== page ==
Despite all this planning, it is natural that group members might become resentful of the roles or tasks assigned to them, especially if they feel that the work load is not distributed evenly. Resentment might also grow towards other members who are perceived as not doing any work, but still want to share the credit. In every group there is also the danger of one individual becoming dominant and forcing all others to follow. This dominant individual could become the classroom bully; to further complicate matters, the individual would be completely surprised when informed of this perception. After all, they might only think they were trying to be disciplined and efficient. To solve this problem, you must equate each task with the type of work it will require and approximately how long it will take. Deadlines are crucial; even the smallest of tasks must have a cut off date or time by which every member must submit their work.
  8. Coordination
    This brings us to time coordination. Being that everyone is on the Internet and group members could be working from different time zones, or even different continents, you must not use too short of deadlines. Even the smallest of projects is given enough time for this very reason. You must not push your group members to submit their work before a week. The best thing is to sit down and discuss each other's time availability so that an effective schedule can be worked out that suits all group members.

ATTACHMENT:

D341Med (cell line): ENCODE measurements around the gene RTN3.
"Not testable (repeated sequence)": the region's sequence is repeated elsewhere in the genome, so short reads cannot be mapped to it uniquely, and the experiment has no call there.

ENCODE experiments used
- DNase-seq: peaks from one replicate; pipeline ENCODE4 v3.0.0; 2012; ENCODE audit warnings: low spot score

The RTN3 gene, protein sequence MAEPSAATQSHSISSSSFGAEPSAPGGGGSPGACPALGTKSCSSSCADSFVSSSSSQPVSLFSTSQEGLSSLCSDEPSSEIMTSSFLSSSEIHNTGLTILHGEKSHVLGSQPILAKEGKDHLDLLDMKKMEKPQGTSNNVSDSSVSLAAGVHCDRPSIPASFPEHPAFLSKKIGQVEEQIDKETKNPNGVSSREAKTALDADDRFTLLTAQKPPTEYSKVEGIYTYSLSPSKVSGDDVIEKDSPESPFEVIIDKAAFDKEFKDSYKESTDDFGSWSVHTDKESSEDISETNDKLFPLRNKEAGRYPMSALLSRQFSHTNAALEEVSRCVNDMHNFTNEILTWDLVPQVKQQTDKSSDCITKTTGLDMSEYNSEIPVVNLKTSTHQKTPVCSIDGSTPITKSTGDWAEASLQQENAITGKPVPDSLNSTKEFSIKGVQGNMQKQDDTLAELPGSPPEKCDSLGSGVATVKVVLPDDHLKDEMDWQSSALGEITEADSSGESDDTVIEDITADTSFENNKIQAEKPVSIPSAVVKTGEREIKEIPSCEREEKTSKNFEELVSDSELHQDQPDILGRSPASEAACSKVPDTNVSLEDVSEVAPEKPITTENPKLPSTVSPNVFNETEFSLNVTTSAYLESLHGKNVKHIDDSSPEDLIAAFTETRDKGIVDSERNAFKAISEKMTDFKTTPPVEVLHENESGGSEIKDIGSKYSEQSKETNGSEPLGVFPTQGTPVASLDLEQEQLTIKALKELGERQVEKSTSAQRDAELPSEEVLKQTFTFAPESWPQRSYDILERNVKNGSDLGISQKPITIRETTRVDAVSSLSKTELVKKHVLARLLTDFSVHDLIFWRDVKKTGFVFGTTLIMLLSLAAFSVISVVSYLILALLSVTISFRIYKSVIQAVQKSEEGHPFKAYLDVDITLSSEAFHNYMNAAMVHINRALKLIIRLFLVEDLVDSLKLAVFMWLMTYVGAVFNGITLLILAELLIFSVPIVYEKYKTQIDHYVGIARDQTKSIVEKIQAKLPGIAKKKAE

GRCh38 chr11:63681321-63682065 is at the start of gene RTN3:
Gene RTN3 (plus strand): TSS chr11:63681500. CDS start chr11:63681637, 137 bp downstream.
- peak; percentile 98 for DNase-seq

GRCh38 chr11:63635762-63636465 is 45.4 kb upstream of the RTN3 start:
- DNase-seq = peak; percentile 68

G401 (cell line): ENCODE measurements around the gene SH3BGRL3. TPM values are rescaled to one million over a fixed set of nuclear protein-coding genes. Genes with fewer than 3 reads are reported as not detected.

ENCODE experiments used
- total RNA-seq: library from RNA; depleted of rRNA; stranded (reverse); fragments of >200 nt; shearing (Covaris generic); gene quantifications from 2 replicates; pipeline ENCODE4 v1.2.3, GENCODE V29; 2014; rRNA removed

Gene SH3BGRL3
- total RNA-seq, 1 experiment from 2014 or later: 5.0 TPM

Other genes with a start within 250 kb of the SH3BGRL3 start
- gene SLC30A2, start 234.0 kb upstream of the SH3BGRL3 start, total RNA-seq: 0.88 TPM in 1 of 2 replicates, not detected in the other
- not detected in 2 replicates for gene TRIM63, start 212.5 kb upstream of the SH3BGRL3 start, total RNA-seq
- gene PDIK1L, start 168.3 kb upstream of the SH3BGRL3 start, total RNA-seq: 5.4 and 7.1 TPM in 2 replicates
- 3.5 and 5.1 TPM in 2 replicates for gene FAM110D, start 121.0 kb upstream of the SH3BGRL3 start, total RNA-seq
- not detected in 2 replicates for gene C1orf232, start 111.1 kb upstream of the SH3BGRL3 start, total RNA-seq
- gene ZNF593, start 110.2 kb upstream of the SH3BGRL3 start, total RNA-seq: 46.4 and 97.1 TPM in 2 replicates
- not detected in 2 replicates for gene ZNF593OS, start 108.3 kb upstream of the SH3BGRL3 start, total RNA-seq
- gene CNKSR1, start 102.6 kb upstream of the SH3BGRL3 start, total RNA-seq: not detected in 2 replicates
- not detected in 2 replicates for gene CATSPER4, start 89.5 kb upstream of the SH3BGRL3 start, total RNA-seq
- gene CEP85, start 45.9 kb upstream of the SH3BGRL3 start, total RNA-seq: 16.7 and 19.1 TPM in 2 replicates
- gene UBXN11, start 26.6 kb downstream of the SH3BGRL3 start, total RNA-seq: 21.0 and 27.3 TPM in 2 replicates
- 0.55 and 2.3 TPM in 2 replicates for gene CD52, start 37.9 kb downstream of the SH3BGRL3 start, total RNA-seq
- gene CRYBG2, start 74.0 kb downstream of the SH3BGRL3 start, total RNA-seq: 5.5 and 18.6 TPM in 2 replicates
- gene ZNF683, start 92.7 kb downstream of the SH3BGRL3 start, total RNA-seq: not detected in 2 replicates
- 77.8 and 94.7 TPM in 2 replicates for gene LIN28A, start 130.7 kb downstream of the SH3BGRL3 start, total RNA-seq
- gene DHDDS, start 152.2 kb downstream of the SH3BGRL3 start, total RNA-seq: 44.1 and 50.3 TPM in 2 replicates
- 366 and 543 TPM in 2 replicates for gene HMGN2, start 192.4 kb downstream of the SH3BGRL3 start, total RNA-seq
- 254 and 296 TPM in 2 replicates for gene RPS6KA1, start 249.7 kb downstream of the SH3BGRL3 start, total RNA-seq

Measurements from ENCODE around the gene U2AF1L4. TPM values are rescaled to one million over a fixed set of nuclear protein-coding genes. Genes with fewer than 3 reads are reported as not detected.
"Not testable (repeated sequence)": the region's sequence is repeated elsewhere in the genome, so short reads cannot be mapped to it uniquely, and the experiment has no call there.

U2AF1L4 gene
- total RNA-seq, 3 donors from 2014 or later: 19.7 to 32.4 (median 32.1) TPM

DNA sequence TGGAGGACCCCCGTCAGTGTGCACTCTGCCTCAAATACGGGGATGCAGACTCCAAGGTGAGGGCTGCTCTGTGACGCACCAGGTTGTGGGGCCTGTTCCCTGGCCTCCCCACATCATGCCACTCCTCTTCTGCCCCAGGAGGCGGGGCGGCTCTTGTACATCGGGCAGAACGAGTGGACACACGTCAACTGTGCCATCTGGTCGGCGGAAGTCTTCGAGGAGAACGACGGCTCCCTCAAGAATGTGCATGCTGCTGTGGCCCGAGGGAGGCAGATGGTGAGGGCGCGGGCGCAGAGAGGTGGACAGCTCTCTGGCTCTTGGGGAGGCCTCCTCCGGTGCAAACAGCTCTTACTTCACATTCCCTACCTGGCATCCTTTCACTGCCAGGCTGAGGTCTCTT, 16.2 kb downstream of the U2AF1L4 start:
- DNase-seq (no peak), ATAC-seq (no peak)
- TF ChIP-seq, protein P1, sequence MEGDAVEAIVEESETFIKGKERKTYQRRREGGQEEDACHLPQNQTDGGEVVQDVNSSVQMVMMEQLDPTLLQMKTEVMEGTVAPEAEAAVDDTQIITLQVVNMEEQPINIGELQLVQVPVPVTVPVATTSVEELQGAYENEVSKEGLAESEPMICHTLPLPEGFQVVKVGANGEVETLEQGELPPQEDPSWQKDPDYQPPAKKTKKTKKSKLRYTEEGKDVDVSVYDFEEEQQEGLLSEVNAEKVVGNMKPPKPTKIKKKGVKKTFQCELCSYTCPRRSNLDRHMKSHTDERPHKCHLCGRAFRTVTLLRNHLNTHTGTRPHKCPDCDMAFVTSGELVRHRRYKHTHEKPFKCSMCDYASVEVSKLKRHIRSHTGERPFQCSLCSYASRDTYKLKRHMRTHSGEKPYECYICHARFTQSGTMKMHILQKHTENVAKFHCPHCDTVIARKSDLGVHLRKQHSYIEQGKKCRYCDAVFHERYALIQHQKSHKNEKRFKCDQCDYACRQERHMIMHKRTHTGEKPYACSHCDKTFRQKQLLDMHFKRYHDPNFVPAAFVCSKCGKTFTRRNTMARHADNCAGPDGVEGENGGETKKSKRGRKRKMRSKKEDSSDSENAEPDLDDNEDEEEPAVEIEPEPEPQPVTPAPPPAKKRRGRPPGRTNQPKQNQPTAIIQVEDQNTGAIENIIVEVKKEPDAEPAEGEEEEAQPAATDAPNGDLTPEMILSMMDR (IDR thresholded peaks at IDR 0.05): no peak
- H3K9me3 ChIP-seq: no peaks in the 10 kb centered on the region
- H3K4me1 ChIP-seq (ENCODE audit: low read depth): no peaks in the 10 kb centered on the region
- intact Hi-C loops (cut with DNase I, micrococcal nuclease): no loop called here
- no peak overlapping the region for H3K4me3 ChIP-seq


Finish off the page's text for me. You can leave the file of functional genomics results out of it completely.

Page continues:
9. Keeping In Touch
    Communication is another thing that needs planning. Decide how you will keep in touch. If you plan to use chat or instant messaging, then set aside pre-planned and agreed-upon times when everyone can be present. Send the chat transcripts to a member that might miss a meeting for any reason.
  10. Dispute And Resolution Skills
    You will also need some dispute and conflict resolution skills. We are all human; you never know the tendencies of your group members. Friction is inevitable when group members get frustrated, disagree with each other, and so on. The biggest fallout of this is that they stop communicating. Some people have naturally obstructive tendencies that need careful handling. Do not assume that you will get along with everyone; a better approach is to be have a plan set that you will follow if or when conflict arises.
  11. Overall Strategy
    Your overall strategy must revolve around continuous evaluation of progress, while maintaining good communication.  Have a plan that is flexible enough to handle changes as they happen.
  12. Conclusion
    Make sure you have a reward system built in so that every milestone feels like an achievement.  This will encourage everyone to work towards both individual and group goals.